I was going to make a better title but eh, whatever

I think I learned 「別に」 probably around the same time I learned how to say “yes” and “no” in Japanese. That’s how awesome and useful this expression is. Unfortunately, it’s not the type of thing that’s taught in a classroom so I’m putting this one in the “Colloquialism” category, which is just my way of saying, “I take no responsibility for what you do with this stuff.”

Don’t get me wrong. 「別」 is an incredibly useful character and is used in a variety of perfectly legitimate words. I would definitely put it in the top 100 kanji list. For instance, 「別れる」 means to “breakup” or “to part from”, a word just as useful but not as harsh as 「振られる」, which means you were dumped or more literally, “shaken off” (ouch). Or just repeat the same character and you have 「別々」, which is essential for when you don’t want to pay for everybody else’s meal. (“Going Dutch” is, unlike Korea and China, customary and quite common in Japan.) And finally, we have 「別に」, the topic of today’s post.

Don’t try this at class

「別に」 is an expression that is very similar to 「微妙」, in many ways. It has a perfectly normal and standard usage but it can also be considered slang, if you use it a certain way.

A lot of people learning Japanese at school have probably already learned 「特に」, which means “especially” or “particularly”. It’s an useful expression particularly because you can use it with the negative to express a lack of preference.

A) なんか食べたい物ある?
– Is there anything you want to eat?

B) 特にないけど・・・
– Not particularly.

Now, that’s all fine and good but what if we wanted to express a lack of preference for positive answers, for instance, like the following dialogue?

A) Can I borrow this?
B) Whatever, sure.

In Japanese, when somebody asks you if something is ok to do, you normally respond with 「いいよ」 (or いいですよ). But 「特にいい」 doesn’t really work here, because it is not a negative response and you end up with, “It’s particularly good”. That doesn’t make much sense. So how do we translate the, “whatever” into Japanese? Well, why don’t we take a look at the following dialogue?

A) これ、借りていい?
– Can I borrow this?

B) 別にいいよ。
– Whatever, sure.

「別に」 actually means “apart from” but you don’t really need to include from what exactly. So you can use it in place of 「特に」 such as the first dialogue to say pretty much the same thing.

A) なんか食べたい物ある?
– Is there anything you want to eat?

B) 別にないけど・・・
– Nothing really.

The “nothing really” is a loose translation but it reflects the fact that you are literally saying, “nothing, apart from” and being vague about what exactly is separate.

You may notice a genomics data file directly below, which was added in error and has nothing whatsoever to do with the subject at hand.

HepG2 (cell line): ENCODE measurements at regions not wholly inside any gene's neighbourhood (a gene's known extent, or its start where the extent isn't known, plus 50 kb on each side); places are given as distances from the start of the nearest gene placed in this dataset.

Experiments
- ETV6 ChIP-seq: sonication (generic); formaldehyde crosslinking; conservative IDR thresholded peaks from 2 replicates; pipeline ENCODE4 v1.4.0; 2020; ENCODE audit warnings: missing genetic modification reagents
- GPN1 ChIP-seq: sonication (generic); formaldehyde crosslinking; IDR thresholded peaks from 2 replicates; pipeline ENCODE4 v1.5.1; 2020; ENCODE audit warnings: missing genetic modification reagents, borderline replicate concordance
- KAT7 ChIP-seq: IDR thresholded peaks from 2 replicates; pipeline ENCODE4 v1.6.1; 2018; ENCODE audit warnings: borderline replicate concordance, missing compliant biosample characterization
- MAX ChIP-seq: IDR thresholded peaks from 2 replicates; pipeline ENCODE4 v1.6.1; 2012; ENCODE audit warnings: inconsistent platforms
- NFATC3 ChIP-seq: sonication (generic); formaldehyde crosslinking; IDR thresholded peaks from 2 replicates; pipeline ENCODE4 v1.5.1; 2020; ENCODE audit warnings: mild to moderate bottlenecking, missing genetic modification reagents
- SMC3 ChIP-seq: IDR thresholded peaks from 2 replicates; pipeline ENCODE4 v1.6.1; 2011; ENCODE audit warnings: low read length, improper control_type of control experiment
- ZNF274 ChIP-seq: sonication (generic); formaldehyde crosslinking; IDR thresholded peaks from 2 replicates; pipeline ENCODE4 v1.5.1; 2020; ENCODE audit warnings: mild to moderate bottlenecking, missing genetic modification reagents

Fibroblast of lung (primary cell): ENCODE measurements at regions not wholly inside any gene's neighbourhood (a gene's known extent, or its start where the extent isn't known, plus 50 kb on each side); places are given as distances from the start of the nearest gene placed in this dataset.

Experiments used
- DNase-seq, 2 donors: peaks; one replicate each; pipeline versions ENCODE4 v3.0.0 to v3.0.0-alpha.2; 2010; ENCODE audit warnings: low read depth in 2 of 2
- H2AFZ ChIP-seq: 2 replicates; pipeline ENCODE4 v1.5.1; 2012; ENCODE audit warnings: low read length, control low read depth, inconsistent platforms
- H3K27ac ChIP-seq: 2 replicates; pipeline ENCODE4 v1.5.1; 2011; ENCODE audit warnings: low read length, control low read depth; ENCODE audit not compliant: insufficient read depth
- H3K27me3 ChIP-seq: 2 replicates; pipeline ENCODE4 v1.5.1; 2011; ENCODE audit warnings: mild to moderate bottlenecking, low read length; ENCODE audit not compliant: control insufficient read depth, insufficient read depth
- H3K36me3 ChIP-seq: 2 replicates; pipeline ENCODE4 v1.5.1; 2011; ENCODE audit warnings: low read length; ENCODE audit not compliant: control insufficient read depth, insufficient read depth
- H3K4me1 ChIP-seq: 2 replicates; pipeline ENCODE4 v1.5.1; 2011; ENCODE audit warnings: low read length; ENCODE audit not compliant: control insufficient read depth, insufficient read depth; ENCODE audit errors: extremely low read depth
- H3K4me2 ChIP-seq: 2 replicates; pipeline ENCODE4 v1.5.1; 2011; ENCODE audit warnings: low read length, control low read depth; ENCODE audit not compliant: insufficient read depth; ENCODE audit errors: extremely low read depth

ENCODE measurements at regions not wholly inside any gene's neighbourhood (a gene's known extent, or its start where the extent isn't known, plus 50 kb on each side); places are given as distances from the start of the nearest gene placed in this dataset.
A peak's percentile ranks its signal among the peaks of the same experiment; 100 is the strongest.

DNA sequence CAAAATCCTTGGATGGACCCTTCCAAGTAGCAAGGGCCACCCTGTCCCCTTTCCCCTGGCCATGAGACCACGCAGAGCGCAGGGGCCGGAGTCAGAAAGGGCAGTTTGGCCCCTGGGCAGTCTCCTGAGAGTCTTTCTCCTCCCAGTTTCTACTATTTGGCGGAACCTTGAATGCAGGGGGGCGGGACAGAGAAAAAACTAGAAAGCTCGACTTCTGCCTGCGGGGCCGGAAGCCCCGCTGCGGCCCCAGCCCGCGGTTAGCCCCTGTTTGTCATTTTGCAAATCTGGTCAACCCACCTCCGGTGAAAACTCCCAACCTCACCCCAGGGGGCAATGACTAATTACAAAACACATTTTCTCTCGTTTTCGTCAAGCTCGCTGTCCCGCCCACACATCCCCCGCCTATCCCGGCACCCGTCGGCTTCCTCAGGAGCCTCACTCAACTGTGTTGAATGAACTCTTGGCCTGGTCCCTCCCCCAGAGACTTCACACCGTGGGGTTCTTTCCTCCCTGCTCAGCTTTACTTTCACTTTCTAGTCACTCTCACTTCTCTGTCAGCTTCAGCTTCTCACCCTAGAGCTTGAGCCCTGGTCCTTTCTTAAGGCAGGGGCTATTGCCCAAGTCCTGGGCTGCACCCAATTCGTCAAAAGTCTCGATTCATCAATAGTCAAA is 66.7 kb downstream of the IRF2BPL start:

If you were wondering how to express your apathetic, non-caring, and sketchy personality, 「別に」 is just the ticket.

A) 本当に行かなくてもいいの?
– Is it really ok to not go?

B) 別に行かなくてもいいよ。
– Whatever, I don’t have to go.

A) チョコが好き?
– Do you like chocolate?

B) 別に。
– Whatever.


So next time somebody is badgering you with questions, you can just reply with 「別に」. Make sure you say it with plenty of spit and a look of complete contempt while you’re at it. It’ll be like you’re saying, “Uh uh, whatever“, all shaking your head, with one hand on your hip and the other waving a index finger at your victim.

Oh wait, was this the part where I was supposed tell you not to do that?

8 thoughts on “I was going to make a better title but eh, whatever

  1. I believe it can also mean “never mind” or “I didn’t say anything.”

    A simple example:

    Similar to “whatever”. Maybe “don’t mind me” sort of captures it?

    This comes with all the same disclaimers Tae gave and more.

  2. Ha, ha, I was blocking on what the devil the character 別に was, but from your ”Going Dutch” description, I immediately thought of 別々 betsu-betsu. Yep, my standand answer to most questions in Japan is either 別に betsu-ni or 大丈夫 dai-jou-bu.

  3. Hey!!
    great article!!
    Even I find 別にquite useful…This japanese friend of mine uses it a lot..and yeah..he really says it with plenty of spit
    A common expression is
    If I try to do something going out of my way..it goes
    Or when he wants to say I’m not at all angry with you
    and if I apologize he would simply say..

    It’s just too 便利of a an expression.
    BTW I read all ur articles..especially on japanese language.
    Let’s discuss まさか、まさに as well sometime in the near future.
    Please keep posting.

  4. Those are great examples!

    Hmm… what do you want to know about まさか and まさに that you can’t look up in a dictionary?

  5. I am not really sure about the usage of まさか and  まさに
    I think that means surely or certainly.And sometimes まさに means “JUST”.Yes there are several exampls of above words in the Dict but somehow I find japanese people using it in a very different way.
    anywyas..thnx for asking that..But it’s just fine even if you don’t discuss this here. It was just a suggestion.So please don’t bother.

  6. Well, I always appreciate suggestions so it’s not a bother. First of all, まさか and まさに are completely different words.

    まさに is easy to understand if you look at the kanji: 正に. It’s the kanji for “correct” with the target particle. Therefore it means, “it’s exactly correct/the right thing”.

    That’s perfectly right./Exactly so.
    (from http://dic.yahoo.co.jp/dsearch?enc=UTF-8&p=%E6%AD%A3%E3%81%AB&stype=0&dtype=3)

    まさか has no kanji. It is used to express disbelief. Kind of like, “I can’t believe it!”

    Surely you didn’t do it, did you?/Don’t tell me you did it!
    (from http://dic.yahoo.co.jp/dsearch?enc=UTF-8&p=%E3%81%BE%E3%81%95%E3%81%8B&dtype=3&dname=2na&stype=0&pagenum=1&index=04125200)

    So you see, they are completely different.

  7. My problem with まさか is when I hear things like そのまさかだ. I’m not sure if it’s confirming or denying.

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